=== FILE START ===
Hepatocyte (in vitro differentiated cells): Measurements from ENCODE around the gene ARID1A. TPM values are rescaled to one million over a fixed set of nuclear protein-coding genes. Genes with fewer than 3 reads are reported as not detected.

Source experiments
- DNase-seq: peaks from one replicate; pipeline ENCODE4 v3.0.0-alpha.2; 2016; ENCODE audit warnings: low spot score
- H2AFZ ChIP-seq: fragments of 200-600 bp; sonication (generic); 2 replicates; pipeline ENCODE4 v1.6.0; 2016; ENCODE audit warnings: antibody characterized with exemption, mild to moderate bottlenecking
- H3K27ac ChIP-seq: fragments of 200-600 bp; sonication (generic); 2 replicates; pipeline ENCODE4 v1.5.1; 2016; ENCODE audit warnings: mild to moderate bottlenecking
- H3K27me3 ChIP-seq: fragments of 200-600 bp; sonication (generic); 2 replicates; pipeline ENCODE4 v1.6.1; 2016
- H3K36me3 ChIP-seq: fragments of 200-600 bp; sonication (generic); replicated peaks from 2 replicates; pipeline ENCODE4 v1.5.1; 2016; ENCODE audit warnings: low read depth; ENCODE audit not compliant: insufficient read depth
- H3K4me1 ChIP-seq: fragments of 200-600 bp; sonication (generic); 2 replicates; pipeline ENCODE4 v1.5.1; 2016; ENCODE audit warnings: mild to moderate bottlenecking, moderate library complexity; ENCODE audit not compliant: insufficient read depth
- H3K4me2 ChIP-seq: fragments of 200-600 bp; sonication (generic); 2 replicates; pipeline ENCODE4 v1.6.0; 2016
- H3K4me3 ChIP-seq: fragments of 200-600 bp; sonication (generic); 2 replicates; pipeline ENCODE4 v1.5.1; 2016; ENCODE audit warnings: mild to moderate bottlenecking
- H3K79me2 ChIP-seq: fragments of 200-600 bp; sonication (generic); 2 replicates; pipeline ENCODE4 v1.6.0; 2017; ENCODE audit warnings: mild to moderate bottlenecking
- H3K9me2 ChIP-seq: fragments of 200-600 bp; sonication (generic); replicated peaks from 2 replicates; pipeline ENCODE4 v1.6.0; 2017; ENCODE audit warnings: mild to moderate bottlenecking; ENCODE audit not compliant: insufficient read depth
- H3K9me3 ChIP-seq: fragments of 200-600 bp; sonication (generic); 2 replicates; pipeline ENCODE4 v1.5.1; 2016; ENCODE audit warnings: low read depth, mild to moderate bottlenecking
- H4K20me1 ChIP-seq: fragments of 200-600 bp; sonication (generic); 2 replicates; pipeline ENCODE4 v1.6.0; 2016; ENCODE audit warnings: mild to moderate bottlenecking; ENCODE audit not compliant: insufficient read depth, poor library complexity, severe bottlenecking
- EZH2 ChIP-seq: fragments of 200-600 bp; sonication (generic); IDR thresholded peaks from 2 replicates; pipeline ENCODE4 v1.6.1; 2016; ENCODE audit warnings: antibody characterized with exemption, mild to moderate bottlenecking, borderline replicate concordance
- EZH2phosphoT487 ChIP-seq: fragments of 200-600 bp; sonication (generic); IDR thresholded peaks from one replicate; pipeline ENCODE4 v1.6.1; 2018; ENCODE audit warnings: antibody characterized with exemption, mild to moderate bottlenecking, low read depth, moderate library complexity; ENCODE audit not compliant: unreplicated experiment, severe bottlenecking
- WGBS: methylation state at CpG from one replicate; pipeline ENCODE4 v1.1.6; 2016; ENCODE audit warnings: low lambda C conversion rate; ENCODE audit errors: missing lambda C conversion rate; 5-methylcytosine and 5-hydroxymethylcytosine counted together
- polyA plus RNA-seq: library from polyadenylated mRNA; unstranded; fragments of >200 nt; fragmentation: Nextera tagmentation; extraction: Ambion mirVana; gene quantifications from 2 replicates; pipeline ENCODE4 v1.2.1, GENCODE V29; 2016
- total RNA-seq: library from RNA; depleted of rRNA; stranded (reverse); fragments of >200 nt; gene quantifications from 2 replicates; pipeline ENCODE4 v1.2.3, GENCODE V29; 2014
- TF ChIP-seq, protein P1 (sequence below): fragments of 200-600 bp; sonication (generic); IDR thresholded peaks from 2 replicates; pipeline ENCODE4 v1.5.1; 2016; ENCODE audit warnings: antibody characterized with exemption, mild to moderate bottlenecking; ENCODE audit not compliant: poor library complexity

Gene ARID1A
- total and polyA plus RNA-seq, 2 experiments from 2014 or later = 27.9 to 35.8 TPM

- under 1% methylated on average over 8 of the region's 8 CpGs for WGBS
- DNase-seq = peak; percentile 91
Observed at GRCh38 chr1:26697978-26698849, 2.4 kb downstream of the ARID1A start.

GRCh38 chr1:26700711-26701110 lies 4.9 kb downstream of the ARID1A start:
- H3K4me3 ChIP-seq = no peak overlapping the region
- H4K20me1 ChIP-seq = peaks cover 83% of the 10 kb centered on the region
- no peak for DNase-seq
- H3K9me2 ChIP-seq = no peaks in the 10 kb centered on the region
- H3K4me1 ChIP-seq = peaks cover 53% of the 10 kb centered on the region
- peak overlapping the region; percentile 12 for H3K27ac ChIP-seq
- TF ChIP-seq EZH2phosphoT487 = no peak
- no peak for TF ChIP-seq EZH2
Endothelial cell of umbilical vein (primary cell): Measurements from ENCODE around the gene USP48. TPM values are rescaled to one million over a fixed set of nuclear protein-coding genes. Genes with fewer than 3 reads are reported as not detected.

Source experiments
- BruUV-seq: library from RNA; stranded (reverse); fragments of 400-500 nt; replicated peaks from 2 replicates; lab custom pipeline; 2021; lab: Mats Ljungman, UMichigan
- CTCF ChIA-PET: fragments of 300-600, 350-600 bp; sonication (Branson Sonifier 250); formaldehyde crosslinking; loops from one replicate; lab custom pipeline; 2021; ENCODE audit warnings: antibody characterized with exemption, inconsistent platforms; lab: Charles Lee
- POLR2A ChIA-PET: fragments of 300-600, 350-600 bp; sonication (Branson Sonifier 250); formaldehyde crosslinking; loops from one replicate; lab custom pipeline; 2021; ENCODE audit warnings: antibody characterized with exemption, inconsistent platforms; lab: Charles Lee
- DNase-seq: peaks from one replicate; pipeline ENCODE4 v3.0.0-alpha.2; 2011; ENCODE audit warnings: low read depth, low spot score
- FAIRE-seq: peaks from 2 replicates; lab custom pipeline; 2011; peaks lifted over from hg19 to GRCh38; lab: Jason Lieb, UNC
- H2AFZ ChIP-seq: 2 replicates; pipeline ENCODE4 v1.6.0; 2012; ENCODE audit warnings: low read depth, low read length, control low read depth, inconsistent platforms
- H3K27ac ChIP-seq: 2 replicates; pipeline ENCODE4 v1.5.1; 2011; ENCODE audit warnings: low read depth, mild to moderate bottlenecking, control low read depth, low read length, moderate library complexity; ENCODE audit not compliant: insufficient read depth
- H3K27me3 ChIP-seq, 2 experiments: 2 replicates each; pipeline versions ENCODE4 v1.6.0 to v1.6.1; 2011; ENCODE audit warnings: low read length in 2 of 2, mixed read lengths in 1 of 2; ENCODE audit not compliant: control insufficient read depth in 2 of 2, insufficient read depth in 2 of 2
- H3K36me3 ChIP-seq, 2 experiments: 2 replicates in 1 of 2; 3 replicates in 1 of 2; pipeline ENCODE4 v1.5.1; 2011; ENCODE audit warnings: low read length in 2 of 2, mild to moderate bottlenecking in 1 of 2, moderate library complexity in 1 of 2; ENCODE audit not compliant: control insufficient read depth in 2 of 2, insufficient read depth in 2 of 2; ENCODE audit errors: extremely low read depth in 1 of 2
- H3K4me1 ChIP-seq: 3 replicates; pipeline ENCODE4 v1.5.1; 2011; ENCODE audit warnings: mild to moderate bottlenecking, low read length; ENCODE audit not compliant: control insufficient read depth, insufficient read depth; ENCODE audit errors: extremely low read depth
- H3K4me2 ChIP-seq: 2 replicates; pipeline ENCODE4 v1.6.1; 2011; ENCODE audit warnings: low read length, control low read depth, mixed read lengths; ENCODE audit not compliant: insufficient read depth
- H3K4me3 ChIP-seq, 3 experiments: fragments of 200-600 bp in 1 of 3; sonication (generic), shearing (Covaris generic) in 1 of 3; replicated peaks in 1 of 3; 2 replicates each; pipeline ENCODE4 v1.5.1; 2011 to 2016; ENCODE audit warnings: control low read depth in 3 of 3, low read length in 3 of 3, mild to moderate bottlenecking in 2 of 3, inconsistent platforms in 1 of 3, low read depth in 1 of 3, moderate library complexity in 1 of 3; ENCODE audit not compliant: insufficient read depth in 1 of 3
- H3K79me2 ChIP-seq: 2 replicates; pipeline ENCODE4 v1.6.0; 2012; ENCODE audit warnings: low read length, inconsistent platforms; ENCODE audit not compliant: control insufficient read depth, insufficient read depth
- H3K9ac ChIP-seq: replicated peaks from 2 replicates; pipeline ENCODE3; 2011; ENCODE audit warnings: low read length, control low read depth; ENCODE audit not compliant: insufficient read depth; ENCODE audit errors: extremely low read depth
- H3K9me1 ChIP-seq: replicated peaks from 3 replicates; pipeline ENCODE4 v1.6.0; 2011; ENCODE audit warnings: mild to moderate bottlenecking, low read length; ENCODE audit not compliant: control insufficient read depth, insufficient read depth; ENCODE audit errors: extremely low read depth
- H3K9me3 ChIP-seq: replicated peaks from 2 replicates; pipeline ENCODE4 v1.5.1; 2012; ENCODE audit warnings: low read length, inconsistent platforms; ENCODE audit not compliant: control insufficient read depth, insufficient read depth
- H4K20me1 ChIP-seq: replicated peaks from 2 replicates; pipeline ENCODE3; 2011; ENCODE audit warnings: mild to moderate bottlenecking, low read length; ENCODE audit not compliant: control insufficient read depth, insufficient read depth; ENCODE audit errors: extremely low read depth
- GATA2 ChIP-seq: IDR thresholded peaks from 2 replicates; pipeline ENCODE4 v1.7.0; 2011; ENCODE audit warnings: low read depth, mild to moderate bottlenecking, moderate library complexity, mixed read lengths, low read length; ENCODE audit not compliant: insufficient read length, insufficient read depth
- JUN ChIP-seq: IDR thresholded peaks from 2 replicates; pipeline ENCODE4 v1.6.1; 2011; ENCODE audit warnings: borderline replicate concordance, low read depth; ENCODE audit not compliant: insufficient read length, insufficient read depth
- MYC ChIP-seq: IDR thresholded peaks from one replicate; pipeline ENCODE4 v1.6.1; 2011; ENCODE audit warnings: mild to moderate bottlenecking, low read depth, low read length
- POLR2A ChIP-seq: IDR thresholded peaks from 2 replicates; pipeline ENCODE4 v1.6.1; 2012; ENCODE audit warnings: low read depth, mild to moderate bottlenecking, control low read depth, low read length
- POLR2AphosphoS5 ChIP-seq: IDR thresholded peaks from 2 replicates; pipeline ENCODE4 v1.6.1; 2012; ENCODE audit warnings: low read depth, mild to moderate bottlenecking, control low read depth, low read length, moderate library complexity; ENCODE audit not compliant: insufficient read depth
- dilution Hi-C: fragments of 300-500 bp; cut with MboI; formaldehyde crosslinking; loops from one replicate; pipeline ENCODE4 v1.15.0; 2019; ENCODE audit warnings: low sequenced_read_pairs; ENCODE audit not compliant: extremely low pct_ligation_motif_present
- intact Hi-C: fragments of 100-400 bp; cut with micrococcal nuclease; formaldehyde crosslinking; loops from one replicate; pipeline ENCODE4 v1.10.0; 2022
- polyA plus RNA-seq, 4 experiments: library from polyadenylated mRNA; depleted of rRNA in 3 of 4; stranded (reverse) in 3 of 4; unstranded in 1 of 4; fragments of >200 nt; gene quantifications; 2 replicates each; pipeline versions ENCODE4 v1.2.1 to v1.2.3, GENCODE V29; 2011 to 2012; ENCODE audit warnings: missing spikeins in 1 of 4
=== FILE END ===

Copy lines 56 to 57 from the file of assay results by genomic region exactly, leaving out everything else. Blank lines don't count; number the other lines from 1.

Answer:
- MYC ChIP-seq: IDR thresholded peaks from one replicate; pipeline ENCODE4 v1.6.1; 2011; ENCODE audit warnings: mild to moderate bottlenecking, low read depth, low read length
- POLR2A ChIP-seq: IDR thresholded peaks from 2 replicates; pipeline ENCODE4 v1.6.1; 2012; ENCODE audit warnings: low read depth, mild to moderate bottlenecking, control low read depth, low read length